Initially the trainer app was created for Magic Leap headsets. A bit of background: Magic Leap was one of the first headsets for mixed reality. However, at the time it didn’t really meet the mainstream audience expectations (as any existing headset, actually). The headset is pretty costly ($3,299 per a base model) and is used primarily by developers.We used Magic Leap UI Kits and received a pretty unsophisticated app prototype, but it worked. Students could see a virtual dancing teacher or follow the steps highlighted on the floor in front of them.

During the development process it became clear that Magic Leap was not going to get popular in the near future. Their hardware is expensive and we don’t really see how it can get any cheaper. Mixed reality field of view is the size of a post stamp. We needed something affordable and consumer-oriented.

Then Oculus stepped up and released their Quest headset, the market’s first consumer headset. The picture resolution is a bit better than the Magic Leap’s one, and Quest has inside-out tracking. It is made possible with 4 high speed infrared cameras added onto the headset. And what is more important, all of the user’s field of view is renderable (i.e. we can use it for extending reality).

Later Oculus released Pass Through, an experimental API that allows users to see through the cameras. The visuals are black and white; but at that time the feature meant we could add up another layer to this background. Which we did after Oculus developers shared the access to this API to programmers. Basically, with Quest we instantly received a prototype of a mixed reality headset. It might not be the perfect solution, but it’s affordable and available immediately out of the box.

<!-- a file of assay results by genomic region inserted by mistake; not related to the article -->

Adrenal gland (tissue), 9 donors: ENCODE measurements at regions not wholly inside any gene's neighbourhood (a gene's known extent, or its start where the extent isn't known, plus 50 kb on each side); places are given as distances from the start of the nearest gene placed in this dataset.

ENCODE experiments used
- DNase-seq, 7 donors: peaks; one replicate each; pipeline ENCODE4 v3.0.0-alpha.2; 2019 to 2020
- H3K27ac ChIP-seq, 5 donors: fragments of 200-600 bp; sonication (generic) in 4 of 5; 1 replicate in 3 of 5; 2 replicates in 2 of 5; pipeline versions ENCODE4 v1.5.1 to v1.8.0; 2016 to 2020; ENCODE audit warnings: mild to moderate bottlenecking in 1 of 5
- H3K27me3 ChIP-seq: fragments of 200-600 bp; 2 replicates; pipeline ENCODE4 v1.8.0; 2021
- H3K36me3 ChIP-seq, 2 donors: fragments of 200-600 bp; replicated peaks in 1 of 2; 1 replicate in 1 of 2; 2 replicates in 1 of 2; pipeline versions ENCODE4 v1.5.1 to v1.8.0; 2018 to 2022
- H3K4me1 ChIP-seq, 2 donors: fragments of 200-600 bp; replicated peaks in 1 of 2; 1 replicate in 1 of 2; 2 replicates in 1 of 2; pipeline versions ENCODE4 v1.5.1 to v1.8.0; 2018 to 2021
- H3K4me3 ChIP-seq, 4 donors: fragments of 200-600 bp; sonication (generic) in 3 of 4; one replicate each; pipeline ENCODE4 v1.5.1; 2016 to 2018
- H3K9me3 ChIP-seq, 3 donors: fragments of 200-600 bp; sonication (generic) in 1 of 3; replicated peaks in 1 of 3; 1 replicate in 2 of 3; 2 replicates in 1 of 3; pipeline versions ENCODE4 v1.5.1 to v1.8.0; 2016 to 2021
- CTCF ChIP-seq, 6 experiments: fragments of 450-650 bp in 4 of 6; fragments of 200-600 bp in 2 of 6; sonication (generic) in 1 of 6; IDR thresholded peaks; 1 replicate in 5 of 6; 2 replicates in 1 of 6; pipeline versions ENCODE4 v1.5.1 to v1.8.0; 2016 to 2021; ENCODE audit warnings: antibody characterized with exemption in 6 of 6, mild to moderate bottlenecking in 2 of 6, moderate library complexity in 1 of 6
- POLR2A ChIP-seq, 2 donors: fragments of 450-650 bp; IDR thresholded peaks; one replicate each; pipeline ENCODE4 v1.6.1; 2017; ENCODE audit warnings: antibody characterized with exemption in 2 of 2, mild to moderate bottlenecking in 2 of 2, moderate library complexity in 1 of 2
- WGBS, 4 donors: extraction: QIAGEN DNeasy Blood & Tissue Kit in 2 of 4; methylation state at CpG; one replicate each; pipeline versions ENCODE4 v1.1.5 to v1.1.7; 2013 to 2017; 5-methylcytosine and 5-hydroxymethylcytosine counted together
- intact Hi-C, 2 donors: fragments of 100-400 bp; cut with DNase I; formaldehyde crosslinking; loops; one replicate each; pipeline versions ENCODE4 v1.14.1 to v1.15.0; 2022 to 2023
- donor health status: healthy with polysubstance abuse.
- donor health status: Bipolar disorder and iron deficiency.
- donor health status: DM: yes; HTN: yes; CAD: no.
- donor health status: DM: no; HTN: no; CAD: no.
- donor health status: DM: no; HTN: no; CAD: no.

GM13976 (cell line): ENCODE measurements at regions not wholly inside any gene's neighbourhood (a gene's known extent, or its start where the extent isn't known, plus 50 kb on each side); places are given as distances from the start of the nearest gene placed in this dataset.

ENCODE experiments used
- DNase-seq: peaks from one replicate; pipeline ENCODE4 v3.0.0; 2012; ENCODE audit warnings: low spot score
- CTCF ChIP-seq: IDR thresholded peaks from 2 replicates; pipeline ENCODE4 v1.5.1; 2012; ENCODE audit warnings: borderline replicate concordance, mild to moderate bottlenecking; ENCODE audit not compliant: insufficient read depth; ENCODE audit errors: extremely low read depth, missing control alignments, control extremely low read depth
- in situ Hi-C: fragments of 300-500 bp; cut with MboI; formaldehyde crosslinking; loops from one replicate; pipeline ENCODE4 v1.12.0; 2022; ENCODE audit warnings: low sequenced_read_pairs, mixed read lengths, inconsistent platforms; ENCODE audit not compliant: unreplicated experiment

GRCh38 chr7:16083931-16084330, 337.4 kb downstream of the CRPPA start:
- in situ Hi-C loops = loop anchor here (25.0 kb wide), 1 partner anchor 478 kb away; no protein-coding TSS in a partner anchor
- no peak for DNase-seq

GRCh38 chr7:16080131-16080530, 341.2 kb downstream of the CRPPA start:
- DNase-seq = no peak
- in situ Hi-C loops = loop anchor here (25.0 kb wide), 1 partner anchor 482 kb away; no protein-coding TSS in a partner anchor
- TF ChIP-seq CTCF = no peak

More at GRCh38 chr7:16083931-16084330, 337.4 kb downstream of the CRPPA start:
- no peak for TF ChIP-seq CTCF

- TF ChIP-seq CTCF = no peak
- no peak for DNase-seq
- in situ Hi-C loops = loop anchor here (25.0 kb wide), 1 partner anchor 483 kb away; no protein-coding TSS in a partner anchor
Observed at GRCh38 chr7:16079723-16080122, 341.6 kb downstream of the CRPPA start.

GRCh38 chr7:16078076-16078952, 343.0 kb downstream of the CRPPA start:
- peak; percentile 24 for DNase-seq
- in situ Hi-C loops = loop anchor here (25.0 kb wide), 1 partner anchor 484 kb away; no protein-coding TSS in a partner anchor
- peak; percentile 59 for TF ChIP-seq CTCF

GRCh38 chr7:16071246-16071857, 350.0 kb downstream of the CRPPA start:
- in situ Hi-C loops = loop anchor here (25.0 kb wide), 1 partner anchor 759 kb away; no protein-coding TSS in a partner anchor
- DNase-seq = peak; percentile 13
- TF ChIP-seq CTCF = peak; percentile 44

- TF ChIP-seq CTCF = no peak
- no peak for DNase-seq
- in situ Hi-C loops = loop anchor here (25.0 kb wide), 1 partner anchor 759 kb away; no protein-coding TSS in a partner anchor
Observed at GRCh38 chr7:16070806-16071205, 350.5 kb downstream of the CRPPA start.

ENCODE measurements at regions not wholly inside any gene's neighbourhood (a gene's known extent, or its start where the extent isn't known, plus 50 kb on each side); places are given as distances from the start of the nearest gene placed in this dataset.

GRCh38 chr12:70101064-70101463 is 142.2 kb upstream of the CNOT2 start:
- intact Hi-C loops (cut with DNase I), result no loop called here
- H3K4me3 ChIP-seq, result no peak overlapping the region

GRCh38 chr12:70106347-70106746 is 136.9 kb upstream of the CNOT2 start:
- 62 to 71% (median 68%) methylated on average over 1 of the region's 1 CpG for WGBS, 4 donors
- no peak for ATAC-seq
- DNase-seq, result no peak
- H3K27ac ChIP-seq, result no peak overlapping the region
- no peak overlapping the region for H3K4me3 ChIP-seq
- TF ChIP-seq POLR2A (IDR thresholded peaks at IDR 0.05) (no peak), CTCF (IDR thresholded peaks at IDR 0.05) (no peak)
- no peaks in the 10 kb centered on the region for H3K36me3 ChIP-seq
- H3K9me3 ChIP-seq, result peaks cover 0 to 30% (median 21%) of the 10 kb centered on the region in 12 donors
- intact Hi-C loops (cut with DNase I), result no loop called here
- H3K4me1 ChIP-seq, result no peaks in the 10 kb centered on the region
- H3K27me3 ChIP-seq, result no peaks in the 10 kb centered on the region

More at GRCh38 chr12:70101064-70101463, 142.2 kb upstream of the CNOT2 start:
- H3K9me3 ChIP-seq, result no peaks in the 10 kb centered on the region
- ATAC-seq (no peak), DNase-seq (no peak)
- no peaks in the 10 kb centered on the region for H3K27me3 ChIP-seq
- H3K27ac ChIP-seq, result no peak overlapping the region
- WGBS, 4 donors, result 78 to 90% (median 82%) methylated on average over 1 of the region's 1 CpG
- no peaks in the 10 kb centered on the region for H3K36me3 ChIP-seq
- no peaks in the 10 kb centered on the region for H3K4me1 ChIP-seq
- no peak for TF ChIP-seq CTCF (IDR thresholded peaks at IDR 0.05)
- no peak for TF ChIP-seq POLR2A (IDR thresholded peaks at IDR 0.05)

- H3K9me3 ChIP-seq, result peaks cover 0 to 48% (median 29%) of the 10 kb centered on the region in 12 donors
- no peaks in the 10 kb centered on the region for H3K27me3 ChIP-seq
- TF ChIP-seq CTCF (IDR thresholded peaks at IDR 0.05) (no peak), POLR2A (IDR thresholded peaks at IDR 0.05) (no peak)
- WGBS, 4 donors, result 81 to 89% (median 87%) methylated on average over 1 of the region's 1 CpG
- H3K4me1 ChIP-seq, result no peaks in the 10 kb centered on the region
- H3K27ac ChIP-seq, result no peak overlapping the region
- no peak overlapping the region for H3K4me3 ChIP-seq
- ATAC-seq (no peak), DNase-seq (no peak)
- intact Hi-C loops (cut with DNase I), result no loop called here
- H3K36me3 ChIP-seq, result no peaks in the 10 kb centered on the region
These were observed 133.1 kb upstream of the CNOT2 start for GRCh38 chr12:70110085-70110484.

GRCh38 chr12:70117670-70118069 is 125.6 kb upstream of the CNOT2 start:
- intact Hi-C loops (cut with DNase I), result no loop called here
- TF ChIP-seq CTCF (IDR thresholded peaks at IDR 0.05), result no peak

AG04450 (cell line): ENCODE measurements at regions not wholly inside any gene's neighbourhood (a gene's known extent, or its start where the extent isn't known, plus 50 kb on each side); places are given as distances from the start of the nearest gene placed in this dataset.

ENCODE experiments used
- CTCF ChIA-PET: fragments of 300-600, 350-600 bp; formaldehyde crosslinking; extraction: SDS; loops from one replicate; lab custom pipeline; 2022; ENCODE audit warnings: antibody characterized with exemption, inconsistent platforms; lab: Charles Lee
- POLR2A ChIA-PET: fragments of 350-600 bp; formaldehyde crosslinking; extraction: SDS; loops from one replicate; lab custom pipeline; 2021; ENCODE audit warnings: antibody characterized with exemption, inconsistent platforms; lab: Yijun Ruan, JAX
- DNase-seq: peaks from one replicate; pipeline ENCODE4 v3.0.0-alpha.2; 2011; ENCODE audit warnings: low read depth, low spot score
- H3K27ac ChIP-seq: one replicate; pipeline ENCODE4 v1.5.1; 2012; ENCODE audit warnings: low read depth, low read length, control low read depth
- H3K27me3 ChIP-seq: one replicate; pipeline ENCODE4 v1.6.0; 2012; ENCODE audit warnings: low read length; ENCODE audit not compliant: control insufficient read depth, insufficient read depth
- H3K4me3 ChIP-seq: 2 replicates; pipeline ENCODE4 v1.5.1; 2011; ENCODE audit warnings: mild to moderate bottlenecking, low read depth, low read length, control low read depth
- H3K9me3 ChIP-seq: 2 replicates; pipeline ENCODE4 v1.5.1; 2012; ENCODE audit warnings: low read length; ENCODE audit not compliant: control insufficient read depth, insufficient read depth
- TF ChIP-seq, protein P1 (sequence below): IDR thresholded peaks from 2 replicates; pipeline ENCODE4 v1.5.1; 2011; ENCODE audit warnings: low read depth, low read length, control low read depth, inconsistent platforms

Next generation of Oculus Quest shows off their better quality cameras. They are still black and white, but Oculus Quest 2 has been the closest thing we have to a MR headset.

In early December 2022 we received the latest Meta Quest Pro with higher power and colorful pass through mode. We are planning to adapt the Salsa app to this hardware as well. Next year will bring us Oculus Quest 3 and new opportunities for mixed reality development. To be continued.

Xenia Chuklai, a JetStyle designer, has been one of those who practiced salsa with the app:

Xenia Chuklai

Designer of JetStyle

As a person who is familiar with salsa basics, I’ve been excited to use my experience in a new environment. ‘Salsa MR' is a great tool to fire up the basic steps technique. Offline practice is still a must, though, as salsa (or any other dance style) is so much more than a series of steps. 

I love this app’s feature that enables you to see your coach right in front of you. This is super immersive and close to real-life learning experience. Or even better, as you can speed up or slow down your virtual teacher.

As a result,

Salsa MR is the most immersive MR training assistant we can get in the existing technical conditions. It provides users with a friendly interface and a virtual assistant that teaches you salsa moves. Your MR-teacher will not get tired or tell you “Time’s up” and finish the class.

The app patiently teaches you all the basic salsa moves, with whatever speed and pace is most convenient for you. The MR-assistant is here to support your process and eliminate any psychological discomfort.

With the new generation of headsets we will be able to update the application to be among the first contributors in the stores. By now we have made and fixed enough bugs and experimented so much that we can say that we DO know how to make apps for Mixed Reality. Additionally, now we have a solid collection of best practices to use them separately for different projects.